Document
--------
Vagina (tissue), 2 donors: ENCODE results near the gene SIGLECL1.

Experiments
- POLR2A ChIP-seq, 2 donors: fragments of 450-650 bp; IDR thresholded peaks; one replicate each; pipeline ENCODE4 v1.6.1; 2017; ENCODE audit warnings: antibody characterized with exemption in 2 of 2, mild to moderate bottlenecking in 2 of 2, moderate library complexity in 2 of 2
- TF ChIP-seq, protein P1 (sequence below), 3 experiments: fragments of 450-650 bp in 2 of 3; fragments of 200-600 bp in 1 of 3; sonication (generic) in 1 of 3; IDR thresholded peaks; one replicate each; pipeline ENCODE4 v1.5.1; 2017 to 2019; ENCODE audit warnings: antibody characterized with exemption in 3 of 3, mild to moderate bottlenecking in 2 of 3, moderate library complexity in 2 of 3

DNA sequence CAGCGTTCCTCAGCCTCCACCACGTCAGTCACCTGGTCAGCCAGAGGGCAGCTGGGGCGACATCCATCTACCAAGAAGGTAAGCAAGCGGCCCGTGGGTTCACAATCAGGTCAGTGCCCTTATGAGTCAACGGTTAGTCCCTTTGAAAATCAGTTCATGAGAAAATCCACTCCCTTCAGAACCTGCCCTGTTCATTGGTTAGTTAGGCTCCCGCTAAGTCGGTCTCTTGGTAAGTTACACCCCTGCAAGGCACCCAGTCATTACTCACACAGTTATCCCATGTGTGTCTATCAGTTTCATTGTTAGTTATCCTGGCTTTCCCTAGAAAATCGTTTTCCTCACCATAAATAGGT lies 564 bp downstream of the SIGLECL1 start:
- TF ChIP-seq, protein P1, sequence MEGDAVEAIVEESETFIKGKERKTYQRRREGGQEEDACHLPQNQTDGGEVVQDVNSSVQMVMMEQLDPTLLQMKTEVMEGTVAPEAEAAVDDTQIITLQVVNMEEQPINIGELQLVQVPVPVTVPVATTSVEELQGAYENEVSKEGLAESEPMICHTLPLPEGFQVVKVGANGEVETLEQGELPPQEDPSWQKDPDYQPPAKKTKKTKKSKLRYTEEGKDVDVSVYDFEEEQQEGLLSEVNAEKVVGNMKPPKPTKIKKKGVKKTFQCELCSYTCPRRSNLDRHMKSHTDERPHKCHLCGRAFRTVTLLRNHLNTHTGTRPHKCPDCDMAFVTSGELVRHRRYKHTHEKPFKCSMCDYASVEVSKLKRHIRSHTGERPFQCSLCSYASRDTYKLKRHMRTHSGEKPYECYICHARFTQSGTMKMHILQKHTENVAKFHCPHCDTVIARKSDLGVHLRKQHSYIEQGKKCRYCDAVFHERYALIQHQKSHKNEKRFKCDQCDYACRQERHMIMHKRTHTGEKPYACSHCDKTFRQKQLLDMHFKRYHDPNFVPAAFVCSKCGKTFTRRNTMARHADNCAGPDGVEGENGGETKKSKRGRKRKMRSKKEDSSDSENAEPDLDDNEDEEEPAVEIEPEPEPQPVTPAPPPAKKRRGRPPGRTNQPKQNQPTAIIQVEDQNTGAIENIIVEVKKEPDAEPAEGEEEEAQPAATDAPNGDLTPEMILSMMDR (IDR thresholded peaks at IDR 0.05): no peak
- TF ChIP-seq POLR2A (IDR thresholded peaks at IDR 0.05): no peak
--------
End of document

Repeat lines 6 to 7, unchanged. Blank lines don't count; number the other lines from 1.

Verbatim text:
- TF ChIP-seq, protein P1, sequence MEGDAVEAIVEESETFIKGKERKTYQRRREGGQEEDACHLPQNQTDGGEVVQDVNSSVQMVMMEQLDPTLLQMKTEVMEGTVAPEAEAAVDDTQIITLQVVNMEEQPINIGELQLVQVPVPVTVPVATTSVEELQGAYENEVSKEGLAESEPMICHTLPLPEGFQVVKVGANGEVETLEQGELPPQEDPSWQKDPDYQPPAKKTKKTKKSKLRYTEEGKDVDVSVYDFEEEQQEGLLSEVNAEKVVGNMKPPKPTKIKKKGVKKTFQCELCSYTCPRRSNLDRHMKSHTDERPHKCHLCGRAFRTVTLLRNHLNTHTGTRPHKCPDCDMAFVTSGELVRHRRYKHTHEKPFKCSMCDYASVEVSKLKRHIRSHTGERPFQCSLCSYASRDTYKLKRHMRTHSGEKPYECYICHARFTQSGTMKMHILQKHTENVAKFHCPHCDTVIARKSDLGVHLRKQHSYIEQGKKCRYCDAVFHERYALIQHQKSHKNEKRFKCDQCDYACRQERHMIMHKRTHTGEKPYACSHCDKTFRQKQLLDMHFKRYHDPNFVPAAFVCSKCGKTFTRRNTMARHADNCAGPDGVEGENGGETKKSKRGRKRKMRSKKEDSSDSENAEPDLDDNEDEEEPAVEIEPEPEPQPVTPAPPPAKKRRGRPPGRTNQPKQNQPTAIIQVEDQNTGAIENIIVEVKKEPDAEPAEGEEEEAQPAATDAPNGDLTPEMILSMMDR (IDR thresholded peaks at IDR 0.05): no peak
- TF ChIP-seq POLR2A (IDR thresholded peaks at IDR 0.05): no peak